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Signing a contract with yourself helps keep you on track with health goals

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Dieters are encouraged to turn-up to their slimming club more regularly if they sign a contract with themselves, a new study suggests.

A researcher from Brunel University London asked participants of a free, council-run slimming club to sign a contract committing themselves to turn up for 11 weeks and meet their weight loss goals. They found that those who signed the ‘commitment device’ were more likely to attend regularly and to complete the programme than those who did not. The findings can be used to tackle attitudes and behaviours that might not deliver long-term health and wellbeing.

“A ‘commitment device’ is any rule or strategy we use to influence our own future behaviour, when we know that we might set out to do 'the right thing' but not follow through when the time comes,” said Dr Manu Savani, a Lecturer in Public Policy at Brunel, who led the study.

“Thinking about good health behaviours, there are lots of things we know will help prevent longer term health issues, such as staying physically active, drinking in moderation, not smoking, and eating well. So we set ourselves health goals. But we often find there is a gap between our goals and our actual behaviours.”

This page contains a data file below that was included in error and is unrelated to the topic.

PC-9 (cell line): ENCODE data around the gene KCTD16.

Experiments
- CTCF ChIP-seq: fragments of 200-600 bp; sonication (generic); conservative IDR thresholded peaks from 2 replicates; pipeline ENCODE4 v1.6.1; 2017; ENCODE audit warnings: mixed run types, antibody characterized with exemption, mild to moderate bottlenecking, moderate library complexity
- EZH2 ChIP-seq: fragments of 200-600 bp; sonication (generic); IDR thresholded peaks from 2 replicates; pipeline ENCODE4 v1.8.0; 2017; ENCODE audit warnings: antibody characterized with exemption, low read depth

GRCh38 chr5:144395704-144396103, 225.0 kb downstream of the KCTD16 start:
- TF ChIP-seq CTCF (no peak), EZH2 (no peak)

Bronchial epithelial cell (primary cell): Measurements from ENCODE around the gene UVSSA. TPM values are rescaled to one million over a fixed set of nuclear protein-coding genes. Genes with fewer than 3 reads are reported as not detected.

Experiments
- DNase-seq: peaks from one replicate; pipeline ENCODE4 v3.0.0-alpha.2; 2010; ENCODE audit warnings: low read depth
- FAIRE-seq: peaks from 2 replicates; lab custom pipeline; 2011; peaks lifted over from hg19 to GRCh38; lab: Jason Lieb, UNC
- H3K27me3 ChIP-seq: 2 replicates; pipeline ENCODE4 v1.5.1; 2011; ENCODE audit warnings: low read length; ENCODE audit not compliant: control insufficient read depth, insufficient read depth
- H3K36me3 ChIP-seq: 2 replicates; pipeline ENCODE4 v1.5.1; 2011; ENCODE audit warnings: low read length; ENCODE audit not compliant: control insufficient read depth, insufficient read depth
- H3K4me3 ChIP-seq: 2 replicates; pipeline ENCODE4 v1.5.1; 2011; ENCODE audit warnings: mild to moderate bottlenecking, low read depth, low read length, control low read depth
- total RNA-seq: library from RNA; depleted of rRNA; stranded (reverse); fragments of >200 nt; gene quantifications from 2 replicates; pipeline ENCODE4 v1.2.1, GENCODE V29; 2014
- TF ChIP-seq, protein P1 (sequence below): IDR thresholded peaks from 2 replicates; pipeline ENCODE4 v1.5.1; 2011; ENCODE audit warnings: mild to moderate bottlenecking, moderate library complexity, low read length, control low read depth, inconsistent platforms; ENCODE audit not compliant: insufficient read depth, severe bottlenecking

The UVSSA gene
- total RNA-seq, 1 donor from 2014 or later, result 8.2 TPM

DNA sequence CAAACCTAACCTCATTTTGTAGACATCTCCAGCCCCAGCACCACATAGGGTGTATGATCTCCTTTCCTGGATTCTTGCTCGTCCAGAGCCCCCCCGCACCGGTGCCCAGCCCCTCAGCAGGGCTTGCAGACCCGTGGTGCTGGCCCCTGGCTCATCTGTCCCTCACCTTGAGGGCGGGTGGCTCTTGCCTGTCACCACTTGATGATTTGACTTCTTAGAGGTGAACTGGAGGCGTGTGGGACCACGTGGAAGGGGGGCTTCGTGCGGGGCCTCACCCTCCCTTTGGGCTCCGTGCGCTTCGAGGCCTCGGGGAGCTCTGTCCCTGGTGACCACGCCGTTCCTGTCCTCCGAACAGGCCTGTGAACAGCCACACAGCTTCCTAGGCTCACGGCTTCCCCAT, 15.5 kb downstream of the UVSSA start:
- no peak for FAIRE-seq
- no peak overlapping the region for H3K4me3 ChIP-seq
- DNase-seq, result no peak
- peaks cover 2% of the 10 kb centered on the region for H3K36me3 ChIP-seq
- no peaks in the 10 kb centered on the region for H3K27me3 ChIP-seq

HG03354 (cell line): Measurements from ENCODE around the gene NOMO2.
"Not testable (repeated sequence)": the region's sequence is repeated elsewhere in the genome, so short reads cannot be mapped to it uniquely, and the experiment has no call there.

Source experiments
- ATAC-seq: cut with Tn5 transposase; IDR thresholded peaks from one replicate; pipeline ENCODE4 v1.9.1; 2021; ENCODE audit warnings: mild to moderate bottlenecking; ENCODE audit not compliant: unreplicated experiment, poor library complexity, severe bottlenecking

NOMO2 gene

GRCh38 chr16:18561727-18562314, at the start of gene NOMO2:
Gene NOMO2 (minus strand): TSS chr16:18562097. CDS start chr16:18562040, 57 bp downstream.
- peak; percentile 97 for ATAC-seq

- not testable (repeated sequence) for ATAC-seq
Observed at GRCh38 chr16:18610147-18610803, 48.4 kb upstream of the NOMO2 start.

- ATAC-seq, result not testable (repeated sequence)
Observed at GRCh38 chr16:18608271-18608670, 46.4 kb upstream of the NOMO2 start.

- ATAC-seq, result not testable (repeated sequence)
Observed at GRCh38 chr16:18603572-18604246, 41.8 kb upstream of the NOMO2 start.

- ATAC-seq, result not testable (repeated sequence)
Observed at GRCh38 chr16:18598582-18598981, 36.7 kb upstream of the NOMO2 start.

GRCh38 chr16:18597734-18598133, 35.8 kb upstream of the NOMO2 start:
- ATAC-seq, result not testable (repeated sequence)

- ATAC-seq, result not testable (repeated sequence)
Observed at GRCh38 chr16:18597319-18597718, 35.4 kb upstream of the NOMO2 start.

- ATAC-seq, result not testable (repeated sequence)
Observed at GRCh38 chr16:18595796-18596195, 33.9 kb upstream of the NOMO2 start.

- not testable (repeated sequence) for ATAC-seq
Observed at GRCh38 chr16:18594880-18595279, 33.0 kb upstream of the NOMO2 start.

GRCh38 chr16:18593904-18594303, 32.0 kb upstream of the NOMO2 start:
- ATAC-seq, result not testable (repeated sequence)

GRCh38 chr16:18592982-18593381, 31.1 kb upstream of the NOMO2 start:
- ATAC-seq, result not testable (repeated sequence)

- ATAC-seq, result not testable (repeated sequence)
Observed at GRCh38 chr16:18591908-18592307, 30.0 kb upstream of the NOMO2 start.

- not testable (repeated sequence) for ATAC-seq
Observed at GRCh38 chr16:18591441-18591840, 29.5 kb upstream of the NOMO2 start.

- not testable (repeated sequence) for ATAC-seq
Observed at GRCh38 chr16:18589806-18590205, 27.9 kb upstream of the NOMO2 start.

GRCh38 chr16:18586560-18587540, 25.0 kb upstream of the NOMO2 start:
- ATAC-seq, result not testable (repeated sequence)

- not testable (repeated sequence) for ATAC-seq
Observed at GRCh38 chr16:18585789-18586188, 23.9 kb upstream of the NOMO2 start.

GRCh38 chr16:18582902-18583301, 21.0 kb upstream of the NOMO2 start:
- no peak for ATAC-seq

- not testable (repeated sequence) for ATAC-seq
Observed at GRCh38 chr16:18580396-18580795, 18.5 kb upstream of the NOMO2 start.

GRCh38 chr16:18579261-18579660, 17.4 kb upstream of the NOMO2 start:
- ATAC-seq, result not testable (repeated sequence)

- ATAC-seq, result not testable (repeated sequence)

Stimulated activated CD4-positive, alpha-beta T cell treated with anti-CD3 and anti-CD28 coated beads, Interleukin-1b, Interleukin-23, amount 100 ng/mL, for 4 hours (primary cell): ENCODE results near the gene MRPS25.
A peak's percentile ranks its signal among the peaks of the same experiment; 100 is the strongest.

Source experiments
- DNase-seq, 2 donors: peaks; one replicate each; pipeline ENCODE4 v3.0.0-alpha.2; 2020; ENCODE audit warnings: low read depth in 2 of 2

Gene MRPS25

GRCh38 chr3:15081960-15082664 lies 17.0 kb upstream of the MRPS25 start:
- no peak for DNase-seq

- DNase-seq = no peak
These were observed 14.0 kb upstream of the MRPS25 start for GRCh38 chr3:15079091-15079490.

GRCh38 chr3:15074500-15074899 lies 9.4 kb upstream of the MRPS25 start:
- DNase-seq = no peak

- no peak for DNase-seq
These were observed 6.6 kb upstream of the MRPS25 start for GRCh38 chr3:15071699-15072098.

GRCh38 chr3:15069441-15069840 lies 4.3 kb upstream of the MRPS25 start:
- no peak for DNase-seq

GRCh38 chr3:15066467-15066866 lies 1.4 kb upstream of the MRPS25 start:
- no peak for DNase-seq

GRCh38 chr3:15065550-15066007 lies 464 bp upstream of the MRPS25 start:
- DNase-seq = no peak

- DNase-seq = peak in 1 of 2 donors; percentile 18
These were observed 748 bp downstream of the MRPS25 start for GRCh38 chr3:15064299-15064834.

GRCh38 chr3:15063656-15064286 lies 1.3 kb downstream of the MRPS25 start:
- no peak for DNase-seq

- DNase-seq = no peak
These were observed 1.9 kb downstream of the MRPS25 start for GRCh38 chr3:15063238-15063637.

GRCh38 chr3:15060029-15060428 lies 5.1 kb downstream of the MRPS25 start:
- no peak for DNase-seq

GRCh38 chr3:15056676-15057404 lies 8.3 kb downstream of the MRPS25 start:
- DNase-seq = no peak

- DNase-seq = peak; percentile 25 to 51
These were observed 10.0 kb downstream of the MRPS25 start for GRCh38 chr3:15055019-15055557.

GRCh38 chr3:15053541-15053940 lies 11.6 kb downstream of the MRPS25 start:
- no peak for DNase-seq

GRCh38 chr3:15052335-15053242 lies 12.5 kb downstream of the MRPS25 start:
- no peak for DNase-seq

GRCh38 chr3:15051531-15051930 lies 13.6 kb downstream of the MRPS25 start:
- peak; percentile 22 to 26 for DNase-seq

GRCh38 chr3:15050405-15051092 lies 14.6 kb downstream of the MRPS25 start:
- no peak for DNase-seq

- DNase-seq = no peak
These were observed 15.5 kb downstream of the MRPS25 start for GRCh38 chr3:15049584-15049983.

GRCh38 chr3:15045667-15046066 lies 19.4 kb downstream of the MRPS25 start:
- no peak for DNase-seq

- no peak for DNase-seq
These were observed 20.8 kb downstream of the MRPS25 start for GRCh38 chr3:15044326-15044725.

The study - published by the Journal of Behavioural and Experimental Economics - asked 97 of 197 participants of Camden Council’s ‘Shape Up’ weight loss programme to sign a semi-formal written contract which pledged them to attend for the full 11 weeks. The study also collected data on the participant’s age, gender, diet, previous exercise experience and health attitudes.

The findings show that those offered the commitment contract had higher attendance and completion rates, and the contract was especially effective for those who reported more short-term health attitudes at the beginning of the study. However, the research states there was no evidence that signing the contract directly affected weight loss.

“Commitment contracts are a type of 'nudge', and like other nudges they have relatively small effects compared to more powerful policy tools such as taxes,” said Dr Savani.

“The commitment contract I tested did not lead to a direct impact on weight loss, however it did get participants in the Shape Up programme to attend more and to complete the course, and this additional engagement is hoped to support them on their weight loss journeys”.

“The research confirms that 'nudge' style policy instruments should not be seen as a silver bullet or a substitute for existing weight loss interventions, however, they can help with more modest behaviour change goals such as taking part more actively in a group-based programme, which might be the first step towards weight loss success.”

This study highlights the contribution behavioural science research can have on approaches to health improvement.

Dr Savani’s published research, Can commitment contracts boost participation in public health programmes?, can be found in the Journal of Behavioural and Experimental Economics

Reported by:

Simone McNichols-Thomas, Media Relations
+44 (0)1895 262519
simone.mcnichols-thomas@brunel.ac.uk